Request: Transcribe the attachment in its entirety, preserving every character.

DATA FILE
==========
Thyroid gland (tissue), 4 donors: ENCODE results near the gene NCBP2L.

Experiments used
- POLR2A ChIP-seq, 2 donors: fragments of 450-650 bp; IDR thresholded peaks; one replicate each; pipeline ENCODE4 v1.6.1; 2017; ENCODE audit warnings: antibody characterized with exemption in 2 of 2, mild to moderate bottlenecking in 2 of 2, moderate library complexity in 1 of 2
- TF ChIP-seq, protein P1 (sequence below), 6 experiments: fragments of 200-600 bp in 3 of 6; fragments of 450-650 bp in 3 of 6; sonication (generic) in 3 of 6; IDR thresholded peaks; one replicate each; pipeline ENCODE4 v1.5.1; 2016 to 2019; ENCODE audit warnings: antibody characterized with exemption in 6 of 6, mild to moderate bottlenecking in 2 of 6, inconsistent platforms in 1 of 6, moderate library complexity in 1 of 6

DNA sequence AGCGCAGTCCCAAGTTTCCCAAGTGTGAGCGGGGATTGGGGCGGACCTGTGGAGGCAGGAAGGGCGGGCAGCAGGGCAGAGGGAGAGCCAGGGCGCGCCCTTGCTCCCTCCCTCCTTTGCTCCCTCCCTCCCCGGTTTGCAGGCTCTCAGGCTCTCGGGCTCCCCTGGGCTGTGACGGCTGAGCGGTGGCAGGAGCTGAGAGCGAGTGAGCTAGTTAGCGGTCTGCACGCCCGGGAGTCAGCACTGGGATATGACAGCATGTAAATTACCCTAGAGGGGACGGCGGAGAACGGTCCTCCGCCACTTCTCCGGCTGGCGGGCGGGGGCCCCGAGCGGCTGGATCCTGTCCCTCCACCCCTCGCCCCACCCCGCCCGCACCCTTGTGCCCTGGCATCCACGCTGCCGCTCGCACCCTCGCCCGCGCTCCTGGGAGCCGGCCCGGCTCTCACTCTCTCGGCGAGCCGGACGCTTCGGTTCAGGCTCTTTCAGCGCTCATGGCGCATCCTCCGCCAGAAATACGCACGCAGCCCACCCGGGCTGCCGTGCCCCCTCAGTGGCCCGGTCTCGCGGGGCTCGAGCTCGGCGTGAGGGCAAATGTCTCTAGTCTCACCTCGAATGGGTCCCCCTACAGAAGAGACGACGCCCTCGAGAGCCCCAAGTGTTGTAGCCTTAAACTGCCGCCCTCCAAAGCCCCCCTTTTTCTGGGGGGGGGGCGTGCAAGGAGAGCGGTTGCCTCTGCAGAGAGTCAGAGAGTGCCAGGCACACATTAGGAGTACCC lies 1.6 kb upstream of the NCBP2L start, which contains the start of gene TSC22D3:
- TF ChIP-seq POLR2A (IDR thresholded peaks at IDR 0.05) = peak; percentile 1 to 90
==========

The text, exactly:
Thyroid gland (tissue), 4 donors: ENCODE results near the gene NCBP2L.

Experiments used
- POLR2A ChIP-seq, 2 donors: fragments of 450-650 bp; IDR thresholded peaks; one replicate each; pipeline ENCODE4 v1.6.1; 2017; ENCODE audit warnings: antibody characterized with exemption in 2 of 2, mild to moderate bottlenecking in 2 of 2, moderate library complexity in 1 of 2
- TF ChIP-seq, protein P1 (sequence below), 6 experiments: fragments of 200-600 bp in 3 of 6; fragments of 450-650 bp in 3 of 6; sonication (generic) in 3 of 6; IDR thresholded peaks; one replicate each; pipeline ENCODE4 v1.5.1; 2016 to 2019; ENCODE audit warnings: antibody characterized with exemption in 6 of 6, mild to moderate bottlenecking in 2 of 6, inconsistent platforms in 1 of 6, moderate library complexity in 1 of 6

DNA sequence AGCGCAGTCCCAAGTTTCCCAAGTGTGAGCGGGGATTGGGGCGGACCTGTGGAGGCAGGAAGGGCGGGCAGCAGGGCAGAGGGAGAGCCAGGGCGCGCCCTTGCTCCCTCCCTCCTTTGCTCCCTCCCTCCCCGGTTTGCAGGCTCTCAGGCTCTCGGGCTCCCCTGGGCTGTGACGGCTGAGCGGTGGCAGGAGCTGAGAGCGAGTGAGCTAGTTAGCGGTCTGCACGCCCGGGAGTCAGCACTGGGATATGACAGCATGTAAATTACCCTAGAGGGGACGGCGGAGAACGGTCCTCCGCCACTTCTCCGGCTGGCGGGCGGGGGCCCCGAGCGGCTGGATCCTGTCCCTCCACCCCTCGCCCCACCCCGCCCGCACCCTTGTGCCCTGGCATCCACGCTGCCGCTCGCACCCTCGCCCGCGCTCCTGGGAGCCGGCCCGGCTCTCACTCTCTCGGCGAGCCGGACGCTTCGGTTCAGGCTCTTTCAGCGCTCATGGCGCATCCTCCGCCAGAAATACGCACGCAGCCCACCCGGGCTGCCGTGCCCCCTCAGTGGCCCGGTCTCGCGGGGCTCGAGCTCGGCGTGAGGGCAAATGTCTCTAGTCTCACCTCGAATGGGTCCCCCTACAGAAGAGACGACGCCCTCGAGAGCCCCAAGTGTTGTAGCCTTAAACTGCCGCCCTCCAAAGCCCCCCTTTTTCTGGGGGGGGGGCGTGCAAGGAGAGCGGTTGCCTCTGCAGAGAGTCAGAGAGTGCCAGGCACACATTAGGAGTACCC lies 1.6 kb upstream of the NCBP2L start, which contains the start of gene TSC22D3:
- TF ChIP-seq POLR2A (IDR thresholded peaks at IDR 0.05) = peak; percentile 1 to 90